DR. IZZELDIN ABUELAISH: I want them to know that I am from Jabalia camp. I am Palestinian. And we can live together. And no difference between Palestinian and Israelis. Within the borders of the hospital, all are equal. Why not to be outside equal? Why not? My children—my children were involved in peace. In peace, they participated in many peace camps everywhere. They were weaponed when they killed them. They were weaponed not by arms; they were weaponed by love.
AMY GOODMAN: Dr. Izzeldin Abuelaish speaking two years ago. Of his six daughters, three were killed. One was critically injured, lost her eye. His tragic story has come to symbolize Palestinian suffering during Israel’s assault on Gaza. His story made headlines around the world, and he was nominated for the Nobel Peace Prize. Dr. Abuelaish has just published a book. It’s called I Shall Not Hate: A Gaza Doctor’s Journey on the Road to Peace and Human Dignity.
He flew into New York for an interview in our studio from Toronto, Canada, where he has been practicing and teaching. I began by playing for him the tape of the day his voice was broadcast on the Israeli airwaves, and I asked him to remember that day for us.
AMY GOODMAN: It is two years later. As you listen to this, it brings us all back. It’s painful to even play it for you. Tell us about this day two years ago.
DR. IZZELDIN ABUELAISH: It’s living with me. It’s not two years. It’s every moment. I see it every day. I feel it. I see my daughters speaking with me every day, to talk to me. They are part of me. And that’s what can I say, as long as I am living. As long as I am breathing, they are with me. I will never forget—the opposite. All of the time, I feel, I am determined, those girls, as other girls of the world, that I believe in their potential—they are asking me, "Do more. Bring us justice, and keep our holy souls holy, and fight with wisdom and good words."
AMY GOODMAN: Dr. Abuelaish, tell us what happened that day, on January 16th.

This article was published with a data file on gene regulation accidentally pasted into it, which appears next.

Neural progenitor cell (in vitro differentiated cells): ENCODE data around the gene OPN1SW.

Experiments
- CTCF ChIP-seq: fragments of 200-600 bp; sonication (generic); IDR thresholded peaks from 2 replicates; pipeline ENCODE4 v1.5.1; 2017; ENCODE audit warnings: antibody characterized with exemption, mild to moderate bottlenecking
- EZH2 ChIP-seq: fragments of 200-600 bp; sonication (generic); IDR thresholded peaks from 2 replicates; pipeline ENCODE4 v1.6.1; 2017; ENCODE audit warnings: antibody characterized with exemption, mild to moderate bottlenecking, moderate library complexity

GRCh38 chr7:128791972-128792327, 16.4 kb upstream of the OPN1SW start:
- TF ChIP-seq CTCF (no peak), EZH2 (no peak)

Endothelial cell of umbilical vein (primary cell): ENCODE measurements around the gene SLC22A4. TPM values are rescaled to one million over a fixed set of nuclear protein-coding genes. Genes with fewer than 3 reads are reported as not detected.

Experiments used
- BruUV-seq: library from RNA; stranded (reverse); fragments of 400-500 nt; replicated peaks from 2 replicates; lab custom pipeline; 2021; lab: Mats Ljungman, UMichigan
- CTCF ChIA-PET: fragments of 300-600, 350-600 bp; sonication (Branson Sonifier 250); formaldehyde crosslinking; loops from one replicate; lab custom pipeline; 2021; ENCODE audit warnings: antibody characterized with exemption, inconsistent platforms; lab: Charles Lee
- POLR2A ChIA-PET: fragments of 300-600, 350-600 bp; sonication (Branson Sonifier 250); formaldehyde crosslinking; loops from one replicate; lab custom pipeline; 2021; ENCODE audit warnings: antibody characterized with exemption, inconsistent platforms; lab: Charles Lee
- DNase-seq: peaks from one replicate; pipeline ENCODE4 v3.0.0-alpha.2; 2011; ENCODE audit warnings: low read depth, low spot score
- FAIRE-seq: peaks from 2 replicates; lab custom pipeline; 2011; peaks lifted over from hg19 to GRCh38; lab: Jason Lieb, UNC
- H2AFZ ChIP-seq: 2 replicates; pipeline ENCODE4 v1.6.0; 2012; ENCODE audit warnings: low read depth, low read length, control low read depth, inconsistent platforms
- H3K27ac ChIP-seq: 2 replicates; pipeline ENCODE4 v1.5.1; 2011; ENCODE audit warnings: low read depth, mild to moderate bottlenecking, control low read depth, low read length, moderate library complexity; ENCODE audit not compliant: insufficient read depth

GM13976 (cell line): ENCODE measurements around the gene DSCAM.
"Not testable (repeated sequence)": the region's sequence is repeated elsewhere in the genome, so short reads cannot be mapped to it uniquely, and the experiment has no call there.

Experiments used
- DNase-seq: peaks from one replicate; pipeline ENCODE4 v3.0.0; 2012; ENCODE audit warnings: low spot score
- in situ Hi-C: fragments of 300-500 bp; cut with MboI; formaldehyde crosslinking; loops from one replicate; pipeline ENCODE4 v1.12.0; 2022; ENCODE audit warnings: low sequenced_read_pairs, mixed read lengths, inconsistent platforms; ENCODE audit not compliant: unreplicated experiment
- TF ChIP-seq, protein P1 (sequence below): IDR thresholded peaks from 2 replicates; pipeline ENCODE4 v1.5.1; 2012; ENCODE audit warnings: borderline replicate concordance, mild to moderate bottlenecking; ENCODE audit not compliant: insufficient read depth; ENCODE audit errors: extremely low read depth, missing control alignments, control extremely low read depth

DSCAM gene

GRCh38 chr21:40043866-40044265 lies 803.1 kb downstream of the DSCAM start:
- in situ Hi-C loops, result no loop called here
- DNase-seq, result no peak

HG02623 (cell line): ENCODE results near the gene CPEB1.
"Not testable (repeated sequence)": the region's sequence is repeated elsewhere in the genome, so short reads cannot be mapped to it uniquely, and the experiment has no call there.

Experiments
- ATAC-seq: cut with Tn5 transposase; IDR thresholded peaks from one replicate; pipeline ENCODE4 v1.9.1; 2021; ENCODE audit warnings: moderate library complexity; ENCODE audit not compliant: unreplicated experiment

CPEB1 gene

DR. IZZELDIN ABUELAISH: January 16th, we were expecting the ceasefire, day before or after. And a human life doesn’t need negotiation. It’s an urgency when it comes to human life. To save, we need to act immediate. And I was supposed to be interviewed live by Oshrat Kotler about women’s health and the situation in Gaza. And we were planning our future. Where can I be with my children? As I was fed up, and it’s time to be with my children, not to travel. I want to see them every day. And that’s the message, what I want to tell everyone. Don’t say "tomorrow." If you can do it today, do it today. Spend as much as you can of your time with your beloved ones. You don’t know if tomorrow is coming or not. We were planning to go to Toronto. And then, after I left their room, the first shell came.
AMY GOODMAN: What time was it?
DR. IZZELDIN ABUELAISH: Four-thirty p.m. It’s the same time of the time when their mother passed away, afternoon. Just four months’ period, exactly.
AMY GOODMAN: She had died of leukemia?
DR. IZZELDIN ABUELAISH: Of leukemia. I didn’t imagine it. I thought the shelling from the surrounding, because we were surrounded by shelling everywhere. I didn’t think that it’s my house. But when I saw the smoke, the dusk, the chaos within the house, I went inside the room. Where is Bessan? To see them, I can’t recognize Bessan, Mayar, Aya, Noor. Just to see Shatha in front of me with her eye on her cheek and her fingers. Mayar, I want to see her. Where is her head? Bessan, decapitated, blood, parts. I started to think of saving Shatha, not to see her blind.
AMY GOODMAN: Shatha was how old?
DR. IZZELDIN ABUELAISH: She was 17. She was in her high school. And at that moment, I decided either to save her eye, or I am ready to accept her to be with her sisters, but not to be disabled. That’s why I called my friend Shlomi. And it was God’s bless that he was at the studio with Oshrat Kotler, and it was broadcasted live to show the craziness of humanity in the 21st century.